Giving It Up: Immigrant Parents and Sacrifice

June 5, 2013

Last week, a great [FATHER/HOOD] post on Ebony went up about sacrifice and parenting:

To me, sacrifice always denotes a profound loss, or something given away through violence. The meaning of the word has changed over time, but I experience it as the foundation of a kind of deficit.

I don’t want to think of anything related to my child as a loss. I’ve made choices. Some have been very hard, but they’ve been choices. I’ve never once thought of anything I’ve done for my kid as any type of sacrificial act.

Not a few days later, a friend shared a link to a discussion on mothers' bodies. The discussion was centered around a kickstarter for a photography project intended to celebrate women's bodies after they have experienced birth, stretch marks and all. I won't go into the details of the discussion -- comments predictably ranged from disgusted to empowered -- but one word I did see thrown around a lot was "sacrifice." That bearing children was a profound sacrifice of the body, that mothers make physical and spiritual sacrifices for their families, and that mothers should be honored for making such sacrifices.

I had been thinking about the idea of sacrifice and how this plays into my philosophy of parenthood for the past few months. Sacrifice is one of the major themes in the immigrant narrative; children of immigrants may not know that sacrifice intimately, but we are at least remotely aware that our parents gave up something, sometimes many things, in order to give us "a better life." The stories we hear about sacrifice are usually meant to instill in us a sense of duty.

Having been raised in a Catholic family, sacrifice in motherhood took on a whole new meaning for me. My first child was unplanned, and her father and I were still in the figuring-things-out stage of our lives and in our relationship when I got pregnant. I didn't do things "the right way" and sacrifice was to be a form of punishment for me. I was supposed to sacrifice things -- my youth and my freedom, namely -- and I was supposed to view and honor these things as sacrifices, as a form of repentance.

But the problem with constantly associating parenthood with sacrifice is complex. It puts enormous pressure on us parents to eschew parts of our identity; we're not supposed to be cool or have fun anymore. For mothers, especially, the pressure to do it all in order to have it all is profound. Viewing motherhood as a physical sacrifice suggests that the ways our bodies change after bearing children are bad, or at least not as good as before; we long for our younger, tighter bodies free of stretch marks, rather than understanding our post-birth bodies as having undergone a natural physical transformation. It also puts an undeserved psychological burden on our children -- by stressing the "sacrifice" part, we're indirectly telling them about the things we could have had, and handing them a debt that needs to be repaid.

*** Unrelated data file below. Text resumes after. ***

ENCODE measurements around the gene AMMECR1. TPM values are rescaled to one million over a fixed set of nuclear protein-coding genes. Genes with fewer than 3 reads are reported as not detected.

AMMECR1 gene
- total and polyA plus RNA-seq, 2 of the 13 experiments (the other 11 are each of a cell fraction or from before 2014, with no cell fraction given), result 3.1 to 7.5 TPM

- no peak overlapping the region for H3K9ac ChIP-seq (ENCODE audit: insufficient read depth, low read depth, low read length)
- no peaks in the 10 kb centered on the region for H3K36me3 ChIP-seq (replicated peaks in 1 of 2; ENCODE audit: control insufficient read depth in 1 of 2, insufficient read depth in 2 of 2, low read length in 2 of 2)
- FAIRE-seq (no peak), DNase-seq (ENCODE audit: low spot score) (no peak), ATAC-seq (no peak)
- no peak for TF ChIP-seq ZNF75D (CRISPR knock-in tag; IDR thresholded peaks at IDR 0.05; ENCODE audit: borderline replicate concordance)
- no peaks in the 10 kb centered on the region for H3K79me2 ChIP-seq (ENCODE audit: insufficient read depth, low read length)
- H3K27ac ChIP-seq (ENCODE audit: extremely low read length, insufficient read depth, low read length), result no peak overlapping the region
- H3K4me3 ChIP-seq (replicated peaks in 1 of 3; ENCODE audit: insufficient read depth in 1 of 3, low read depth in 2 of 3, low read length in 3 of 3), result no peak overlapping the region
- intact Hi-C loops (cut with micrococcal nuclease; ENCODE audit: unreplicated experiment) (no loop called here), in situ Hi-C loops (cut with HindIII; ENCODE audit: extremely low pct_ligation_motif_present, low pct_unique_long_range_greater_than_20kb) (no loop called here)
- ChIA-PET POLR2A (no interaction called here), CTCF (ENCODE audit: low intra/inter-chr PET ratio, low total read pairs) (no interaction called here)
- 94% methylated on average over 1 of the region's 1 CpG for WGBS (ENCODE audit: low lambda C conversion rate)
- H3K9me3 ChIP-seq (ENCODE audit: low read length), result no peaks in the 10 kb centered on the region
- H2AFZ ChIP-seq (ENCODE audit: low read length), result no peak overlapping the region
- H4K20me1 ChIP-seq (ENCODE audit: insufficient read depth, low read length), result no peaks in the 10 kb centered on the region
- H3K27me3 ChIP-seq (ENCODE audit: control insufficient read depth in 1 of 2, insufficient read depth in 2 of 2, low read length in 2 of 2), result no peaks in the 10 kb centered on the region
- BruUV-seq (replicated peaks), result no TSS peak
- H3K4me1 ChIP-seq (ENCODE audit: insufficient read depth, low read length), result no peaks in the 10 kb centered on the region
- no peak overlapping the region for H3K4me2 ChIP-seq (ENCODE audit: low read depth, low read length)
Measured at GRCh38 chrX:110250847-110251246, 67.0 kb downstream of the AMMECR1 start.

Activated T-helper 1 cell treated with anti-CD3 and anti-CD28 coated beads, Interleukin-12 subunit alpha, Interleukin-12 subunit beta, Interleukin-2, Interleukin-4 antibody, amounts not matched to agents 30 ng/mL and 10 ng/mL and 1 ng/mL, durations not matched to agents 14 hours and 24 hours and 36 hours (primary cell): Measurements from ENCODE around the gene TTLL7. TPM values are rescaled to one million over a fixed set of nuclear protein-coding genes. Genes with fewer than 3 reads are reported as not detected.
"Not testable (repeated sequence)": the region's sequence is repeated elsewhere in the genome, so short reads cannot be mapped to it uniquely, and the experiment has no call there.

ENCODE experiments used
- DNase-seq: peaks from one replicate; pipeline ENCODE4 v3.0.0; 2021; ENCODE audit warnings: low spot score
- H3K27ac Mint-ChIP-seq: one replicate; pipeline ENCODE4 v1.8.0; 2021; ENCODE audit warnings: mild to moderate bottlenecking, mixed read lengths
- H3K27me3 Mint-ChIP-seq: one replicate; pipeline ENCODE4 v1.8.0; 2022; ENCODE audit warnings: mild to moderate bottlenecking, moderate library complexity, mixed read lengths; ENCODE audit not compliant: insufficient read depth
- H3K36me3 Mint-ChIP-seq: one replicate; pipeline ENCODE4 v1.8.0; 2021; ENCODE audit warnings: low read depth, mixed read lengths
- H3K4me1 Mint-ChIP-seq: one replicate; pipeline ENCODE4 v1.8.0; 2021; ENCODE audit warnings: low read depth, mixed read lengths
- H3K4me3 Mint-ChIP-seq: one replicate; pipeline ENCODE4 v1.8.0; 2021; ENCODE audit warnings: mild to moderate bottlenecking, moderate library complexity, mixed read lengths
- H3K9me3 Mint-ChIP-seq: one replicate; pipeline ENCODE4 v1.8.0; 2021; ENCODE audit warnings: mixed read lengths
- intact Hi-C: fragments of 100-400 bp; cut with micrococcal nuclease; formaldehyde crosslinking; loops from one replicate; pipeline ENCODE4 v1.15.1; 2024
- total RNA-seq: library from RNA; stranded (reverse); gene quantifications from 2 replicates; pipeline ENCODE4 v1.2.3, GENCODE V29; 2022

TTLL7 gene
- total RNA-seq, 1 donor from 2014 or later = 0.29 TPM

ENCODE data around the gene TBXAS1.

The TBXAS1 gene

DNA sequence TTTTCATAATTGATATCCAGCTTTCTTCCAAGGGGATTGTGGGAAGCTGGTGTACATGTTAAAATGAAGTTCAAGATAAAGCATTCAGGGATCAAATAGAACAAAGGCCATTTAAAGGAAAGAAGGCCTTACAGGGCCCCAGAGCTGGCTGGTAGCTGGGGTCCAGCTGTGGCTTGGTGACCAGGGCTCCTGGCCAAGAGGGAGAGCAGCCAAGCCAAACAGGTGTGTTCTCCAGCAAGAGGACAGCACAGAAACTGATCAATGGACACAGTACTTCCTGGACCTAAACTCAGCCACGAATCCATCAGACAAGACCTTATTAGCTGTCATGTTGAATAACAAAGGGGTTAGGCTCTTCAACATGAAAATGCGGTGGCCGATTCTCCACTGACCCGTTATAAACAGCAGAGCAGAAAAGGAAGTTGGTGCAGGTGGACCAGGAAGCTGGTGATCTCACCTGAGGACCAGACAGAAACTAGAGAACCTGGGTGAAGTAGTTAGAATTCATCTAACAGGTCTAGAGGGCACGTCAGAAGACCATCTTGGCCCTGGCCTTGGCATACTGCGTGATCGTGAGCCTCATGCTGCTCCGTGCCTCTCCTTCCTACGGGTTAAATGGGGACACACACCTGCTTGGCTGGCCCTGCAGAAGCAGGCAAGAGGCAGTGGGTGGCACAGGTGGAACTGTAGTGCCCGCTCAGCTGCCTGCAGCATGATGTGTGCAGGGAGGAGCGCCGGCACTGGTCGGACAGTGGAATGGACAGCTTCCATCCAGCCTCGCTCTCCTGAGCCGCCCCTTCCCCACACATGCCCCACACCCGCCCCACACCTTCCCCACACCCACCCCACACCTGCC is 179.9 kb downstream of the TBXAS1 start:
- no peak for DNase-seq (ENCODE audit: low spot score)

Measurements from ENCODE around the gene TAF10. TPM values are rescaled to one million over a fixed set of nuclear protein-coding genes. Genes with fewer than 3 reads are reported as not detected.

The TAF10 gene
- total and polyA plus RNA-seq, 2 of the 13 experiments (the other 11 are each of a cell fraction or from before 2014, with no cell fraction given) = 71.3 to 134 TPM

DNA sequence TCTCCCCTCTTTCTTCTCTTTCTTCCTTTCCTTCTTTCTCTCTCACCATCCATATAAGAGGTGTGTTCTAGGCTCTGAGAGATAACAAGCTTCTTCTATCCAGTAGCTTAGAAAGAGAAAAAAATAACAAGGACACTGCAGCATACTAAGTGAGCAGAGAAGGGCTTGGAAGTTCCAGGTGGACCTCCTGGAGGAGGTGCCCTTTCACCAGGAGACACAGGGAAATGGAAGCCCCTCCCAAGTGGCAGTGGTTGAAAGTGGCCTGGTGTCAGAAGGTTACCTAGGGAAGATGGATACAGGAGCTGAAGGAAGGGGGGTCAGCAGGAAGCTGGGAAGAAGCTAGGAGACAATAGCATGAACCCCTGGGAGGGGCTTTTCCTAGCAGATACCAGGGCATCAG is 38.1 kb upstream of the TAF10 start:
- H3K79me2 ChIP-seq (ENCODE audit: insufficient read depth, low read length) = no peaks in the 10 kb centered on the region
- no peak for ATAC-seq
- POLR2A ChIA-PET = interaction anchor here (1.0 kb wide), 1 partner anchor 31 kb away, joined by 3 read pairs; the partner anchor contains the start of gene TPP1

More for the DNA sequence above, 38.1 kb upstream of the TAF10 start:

And in the first few years of my daughter's life, I felt enormous pressure from my family to be a martyr, to eschew a social life and nearly give up my identity in order to prove that I was a decent mother and not an irresponsible failure. I had been told up and down by my elders that my life would be over once I had kids, so I had better make sure I was ready; this was my sex education. I didn't feel I was being a good mom if I wasn't spending every moment not at work with my little one, and I couldn't take even an hour of me-time without feeling profoundly guilty. I had sensed throughout my life that this is what my mother did for me.

But this model of parenting wasn't sustainable for me. After becoming a mom, I allowed myself to forgo a lot of necessary self-care and ended up missing a lot of my daughter's babyhood simply because I was too tired, too frazzled, and too stressed to enjoy myself in the moment.

In the [FATHER/HOOD] post, Shawn Taylor so eloquently stated my own feelings about the parenthood experience, once I decided to flip the script. I have made choices for my kids, but I've never viewed them as any sort of loss. I gave up partying long before my daughter was even a twinkle in my eye, and was laid off from a job in a dying industry before I'd even told anyone I was having a kid. If anything, my kids gave me a direction in life when I had none. Through pregnancy and breastfeeding, my body gained superpowers. Having a child put me on the hook to work on a relationship I wanted to be in but might have walked away from if the circumstances were different. I realize that things don't always work out like this for other people in similar situations. Rather than make sacrifice part of my parenting philosophy, I'm more inclined to focus on how the choices I've made added to my life.

I never wanted to associate my children with sacrifice, but admitting this doesn't mean I am not aware of and appreciative of the sacrifices my parents made for me. I try to honor the choices my mom made for me without feeling guilty for forcing her hand. But I gained everything by having my kids, and I consider myself extremely fortunate and indebted to them


Theresa Celebran Jones


Theresa Celebran Jones was born and raised in Connecticut and has moved cross-country four times. She currently lives in Los Angeles with her husband and two young daughters. She works full-time as a technical writer and is an MFA dropout. Her only other hobbies are reading, taking pictures, scrapbooking, and listening to hip hop. Clearly she has no social life.



Read Proud Americans: Growing Up As Children of Immigrants. Thanks for your blog. Good reading.
I'd rather play with my boy than go clubbing. He doesn't dress or dance like a douche or threaten to fight me over a girl or spill drinks on me. (Well, he does get annoyed when I hug Mom and he'll spill water from a sippy cup on me, but that's it.) Not much sacrifice there.